- Category: Pet Advice
With winter already arriving early, it’s important to remember to watch your pets during the next few months. It is always better to be more on the overprotective side as you might not realize the impact the cold has on your dog or cat. Some dogs do thrive and love the snow, but it’s always better for them to be outside for only a short time.
Below are some tips to keep your pets healthy during the winter months:
Keep all pets indoors and warm
Don't leave your dogs or cats outdoors when the temperature drops, especially short haired or older dogs and all cats. If you must let them out, make sure to watch them closely. Dogs and cats are safer indoors, except when taken out for exercise. During walks, short-haired dogs may feel more comfortable wearing a sweater or doggy jacket to help warm them up.
Be mindful that no matter what the temperature is, wind chill can threaten a pet's life. Pets are sensitive to severe cold and can get either frostbite and/or hypothermia when they are outdoors during extreme cold temperatures. Further, their exposed skin or noses, ears, and paw pads can quickly freeze and suffer permanent damage.
Never leave your cat or dog inside your car
Never leave your dog or cat alone in a car during cold weather. A car can act as a refrigerator in the winter, holding in the cold and causing the animal to freeze to death. There is so much attention to pets being left in hot cars during the summer, but the cold car during winter can be just as dangerous. Keep your pets at home.
It’s cold out here!
Take precautions if your dog spends a lot of time outside
A dog or cat is happiest and healthiest when kept indoors. If for some reason your dog is outdoors much of the day, he or she must be protected by a dry, draft-free shelter that is large enough to allow the dog to sit and lie down comfortably, but small enough to hold in his/her body heat. The house or enclosure should be turned to face away from the wind, and the doorway should be covered with waterproof burlap or heavy plastic. But, by all means, try to keep your pets indoors.
Wipe your pets’ paws after they have been outside
The salt and other chemicals used to melt snow and ice can irritate the pads of your pet's feet. Wipe all paws with a damp towel before your pet licks them and irritates his/her mouth. Plus, you don’t want mud all over your floor!
Give your pets plenty of water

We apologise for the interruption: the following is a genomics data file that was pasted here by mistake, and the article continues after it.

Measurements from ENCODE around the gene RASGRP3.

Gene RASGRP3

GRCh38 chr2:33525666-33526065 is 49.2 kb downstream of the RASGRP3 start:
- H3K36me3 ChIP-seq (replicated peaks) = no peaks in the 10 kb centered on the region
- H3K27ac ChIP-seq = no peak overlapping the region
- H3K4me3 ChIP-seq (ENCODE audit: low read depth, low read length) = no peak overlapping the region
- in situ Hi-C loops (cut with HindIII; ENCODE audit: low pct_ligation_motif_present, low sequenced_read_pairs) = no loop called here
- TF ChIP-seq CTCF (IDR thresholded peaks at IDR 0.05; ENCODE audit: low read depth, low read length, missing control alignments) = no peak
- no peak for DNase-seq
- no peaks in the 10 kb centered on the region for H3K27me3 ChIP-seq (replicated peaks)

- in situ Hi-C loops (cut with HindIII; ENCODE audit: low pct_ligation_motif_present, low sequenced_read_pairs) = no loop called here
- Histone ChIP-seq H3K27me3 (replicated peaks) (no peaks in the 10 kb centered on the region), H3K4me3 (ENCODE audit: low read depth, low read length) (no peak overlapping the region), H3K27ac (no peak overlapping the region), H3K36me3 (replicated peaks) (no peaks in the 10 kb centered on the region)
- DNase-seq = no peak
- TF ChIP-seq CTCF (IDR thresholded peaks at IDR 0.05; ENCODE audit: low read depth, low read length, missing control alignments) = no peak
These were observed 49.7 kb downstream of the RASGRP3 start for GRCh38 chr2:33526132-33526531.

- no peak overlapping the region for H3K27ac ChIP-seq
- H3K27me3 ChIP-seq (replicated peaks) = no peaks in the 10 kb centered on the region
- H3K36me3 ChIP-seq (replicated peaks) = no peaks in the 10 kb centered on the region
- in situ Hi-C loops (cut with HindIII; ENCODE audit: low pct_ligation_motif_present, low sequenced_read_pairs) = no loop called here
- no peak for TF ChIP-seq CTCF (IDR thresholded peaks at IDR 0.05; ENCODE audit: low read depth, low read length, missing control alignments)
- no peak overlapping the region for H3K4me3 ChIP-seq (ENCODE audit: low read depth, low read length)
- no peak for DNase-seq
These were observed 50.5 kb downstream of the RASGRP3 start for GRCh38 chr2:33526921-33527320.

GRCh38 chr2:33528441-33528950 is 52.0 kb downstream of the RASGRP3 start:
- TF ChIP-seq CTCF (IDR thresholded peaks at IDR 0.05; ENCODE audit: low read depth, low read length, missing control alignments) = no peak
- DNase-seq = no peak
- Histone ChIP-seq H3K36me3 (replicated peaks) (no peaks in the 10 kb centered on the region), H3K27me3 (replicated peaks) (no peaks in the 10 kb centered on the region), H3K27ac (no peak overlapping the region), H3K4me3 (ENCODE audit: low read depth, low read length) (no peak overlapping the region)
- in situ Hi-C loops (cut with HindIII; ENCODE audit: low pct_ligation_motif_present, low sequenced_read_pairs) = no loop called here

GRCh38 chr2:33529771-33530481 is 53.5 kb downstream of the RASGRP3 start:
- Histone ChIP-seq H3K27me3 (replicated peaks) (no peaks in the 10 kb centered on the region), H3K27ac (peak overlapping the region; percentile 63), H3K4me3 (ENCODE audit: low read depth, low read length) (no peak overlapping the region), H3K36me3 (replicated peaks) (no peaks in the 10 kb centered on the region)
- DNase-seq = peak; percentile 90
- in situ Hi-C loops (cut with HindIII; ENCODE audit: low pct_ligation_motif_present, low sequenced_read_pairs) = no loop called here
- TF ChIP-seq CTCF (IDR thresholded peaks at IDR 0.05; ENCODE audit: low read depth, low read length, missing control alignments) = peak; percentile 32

Pets who spend a lot of time outdoors need more food in the winter because keeping warm depletes energy. Routinely check your pet's water dish to make certain the water is fresh and unfrozen. Use plastic food and water bowls rather than metal; when the temperature is low, your pet's tongue can stick and freeze to metal. And, as mentioned, make sure your dogs and cats don’t have plenty of food on hand.
Cats are attracted to warmth during the winter months
Warm engines in parked cars attract cats and some might even attempt to crawl up under the hood of a parked car! To avoid injuring any hidden animals, bang on your car's hood to scare them away before starting your engine. Better safe than sorry.
Watch the Antifreeze
Antifreeze is a deadly poison but it has a taste that can attract pets. Wipe up all spills and store antifreeze (and all household chemicals) out of reach for your pets. There are some types of antifreeze that are less toxic, but still try to keep them away from your cats and dogs.
As mentioned earlier, the best way to keep your dog or cat safe and happy during the winter months is to have them spend more time indoors. While both cats and dogs need exercise, make the walks short and brisk and keep them inside the rest of the time. You will love spending time with your pet kids and they, in turn, won’t get frost bite or too chilled.
Keep your pets’ bed away from any drafts
Make sure your companion animal has a warm place to sleep, off the floor and away from all drafts. A cozy dog or cat bed with a warm blanket or pillow is perfect.
If you are mindful of your cats and dogs during the winter, they will be healthier and safer, even if they feel a bit cooped up.